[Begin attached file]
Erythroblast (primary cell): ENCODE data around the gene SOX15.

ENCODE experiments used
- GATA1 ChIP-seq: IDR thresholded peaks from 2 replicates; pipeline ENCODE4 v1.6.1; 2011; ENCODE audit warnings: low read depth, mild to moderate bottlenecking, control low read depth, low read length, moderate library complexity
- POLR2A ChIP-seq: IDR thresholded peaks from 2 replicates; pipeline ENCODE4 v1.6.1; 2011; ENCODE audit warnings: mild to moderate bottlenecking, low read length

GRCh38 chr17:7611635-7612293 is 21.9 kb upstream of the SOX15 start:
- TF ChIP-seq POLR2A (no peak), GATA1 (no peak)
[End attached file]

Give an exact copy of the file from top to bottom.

Erythroblast (primary cell): ENCODE data around the gene SOX15.

ENCODE experiments used
- GATA1 ChIP-seq: IDR thresholded peaks from 2 replicates; pipeline ENCODE4 v1.6.1; 2011; ENCODE audit warnings: low read depth, mild to moderate bottlenecking, control low read depth, low read length, moderate library complexity
- POLR2A ChIP-seq: IDR thresholded peaks from 2 replicates; pipeline ENCODE4 v1.6.1; 2011; ENCODE audit warnings: mild to moderate bottlenecking, low read length

GRCh38 chr17:7611635-7612293 is 21.9 kb upstream of the SOX15 start:
- TF ChIP-seq POLR2A (no peak), GATA1 (no peak)